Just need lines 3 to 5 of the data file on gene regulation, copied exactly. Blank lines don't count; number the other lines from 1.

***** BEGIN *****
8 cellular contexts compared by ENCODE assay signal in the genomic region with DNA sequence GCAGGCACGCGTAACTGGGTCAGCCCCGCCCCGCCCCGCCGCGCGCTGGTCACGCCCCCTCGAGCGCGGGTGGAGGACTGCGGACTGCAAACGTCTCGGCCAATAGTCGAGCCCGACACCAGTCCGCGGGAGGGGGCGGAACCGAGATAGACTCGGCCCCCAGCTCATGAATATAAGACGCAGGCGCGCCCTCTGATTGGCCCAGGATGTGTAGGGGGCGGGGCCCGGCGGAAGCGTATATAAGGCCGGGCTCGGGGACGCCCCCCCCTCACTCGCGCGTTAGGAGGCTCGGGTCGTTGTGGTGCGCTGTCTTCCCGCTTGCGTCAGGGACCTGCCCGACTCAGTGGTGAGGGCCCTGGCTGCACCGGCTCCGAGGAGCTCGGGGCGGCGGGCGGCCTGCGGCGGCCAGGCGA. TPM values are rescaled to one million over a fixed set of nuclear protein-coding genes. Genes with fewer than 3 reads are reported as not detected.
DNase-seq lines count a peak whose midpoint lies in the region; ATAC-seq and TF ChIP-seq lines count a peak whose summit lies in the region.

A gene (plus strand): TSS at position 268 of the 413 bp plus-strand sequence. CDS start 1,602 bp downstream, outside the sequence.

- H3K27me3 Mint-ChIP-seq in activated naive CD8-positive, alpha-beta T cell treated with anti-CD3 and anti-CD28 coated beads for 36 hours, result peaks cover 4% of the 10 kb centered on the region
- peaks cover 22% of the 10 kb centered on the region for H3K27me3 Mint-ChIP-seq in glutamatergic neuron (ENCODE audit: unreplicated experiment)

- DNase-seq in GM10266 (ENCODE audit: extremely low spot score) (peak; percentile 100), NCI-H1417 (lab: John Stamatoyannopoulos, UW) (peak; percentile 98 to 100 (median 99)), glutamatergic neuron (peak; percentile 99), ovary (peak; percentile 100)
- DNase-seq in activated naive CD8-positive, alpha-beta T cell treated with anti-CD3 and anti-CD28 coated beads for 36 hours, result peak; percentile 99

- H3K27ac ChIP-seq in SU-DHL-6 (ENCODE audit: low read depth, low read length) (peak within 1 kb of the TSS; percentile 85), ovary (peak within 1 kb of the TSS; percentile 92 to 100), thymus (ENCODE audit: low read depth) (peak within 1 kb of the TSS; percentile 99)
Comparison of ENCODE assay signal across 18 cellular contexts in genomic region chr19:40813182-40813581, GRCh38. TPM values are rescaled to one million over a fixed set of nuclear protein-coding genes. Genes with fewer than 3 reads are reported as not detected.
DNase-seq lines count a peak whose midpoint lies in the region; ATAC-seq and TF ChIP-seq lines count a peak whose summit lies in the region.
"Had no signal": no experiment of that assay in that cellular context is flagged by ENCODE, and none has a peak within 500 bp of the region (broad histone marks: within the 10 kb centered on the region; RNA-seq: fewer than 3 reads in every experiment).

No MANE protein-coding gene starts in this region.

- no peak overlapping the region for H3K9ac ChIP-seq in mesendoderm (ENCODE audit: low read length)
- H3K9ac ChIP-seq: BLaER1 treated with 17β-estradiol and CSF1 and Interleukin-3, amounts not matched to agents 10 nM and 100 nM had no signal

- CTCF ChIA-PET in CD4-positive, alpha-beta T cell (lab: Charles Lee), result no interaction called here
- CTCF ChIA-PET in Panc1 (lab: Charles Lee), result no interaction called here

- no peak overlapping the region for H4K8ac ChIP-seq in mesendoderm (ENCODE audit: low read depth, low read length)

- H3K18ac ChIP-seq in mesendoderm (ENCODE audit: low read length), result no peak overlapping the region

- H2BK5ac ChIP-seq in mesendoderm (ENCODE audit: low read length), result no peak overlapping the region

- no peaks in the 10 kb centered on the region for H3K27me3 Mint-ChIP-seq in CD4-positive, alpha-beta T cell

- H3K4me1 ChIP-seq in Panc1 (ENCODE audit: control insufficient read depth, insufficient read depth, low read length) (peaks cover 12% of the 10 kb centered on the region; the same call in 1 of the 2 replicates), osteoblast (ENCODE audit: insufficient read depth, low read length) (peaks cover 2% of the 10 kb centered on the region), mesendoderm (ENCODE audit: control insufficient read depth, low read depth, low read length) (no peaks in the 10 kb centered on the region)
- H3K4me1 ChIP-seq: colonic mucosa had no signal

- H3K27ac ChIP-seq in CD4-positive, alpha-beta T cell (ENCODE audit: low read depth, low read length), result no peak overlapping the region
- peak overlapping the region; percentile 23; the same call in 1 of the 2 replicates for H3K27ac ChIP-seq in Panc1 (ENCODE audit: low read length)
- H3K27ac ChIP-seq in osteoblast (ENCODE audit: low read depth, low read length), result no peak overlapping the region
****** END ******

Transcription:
A gene (plus strand): TSS at position 268 of the 413 bp plus-strand sequence. CDS start 1,602 bp downstream, outside the sequence.

- H3K27me3 Mint-ChIP-seq in activated naive CD8-positive, alpha-beta T cell treated with anti-CD3 and anti-CD28 coated beads for 36 hours, result peaks cover 4% of the 10 kb centered on the region
- peaks cover 22% of the 10 kb centered on the region for H3K27me3 Mint-ChIP-seq in glutamatergic neuron (ENCODE audit: unreplicated experiment)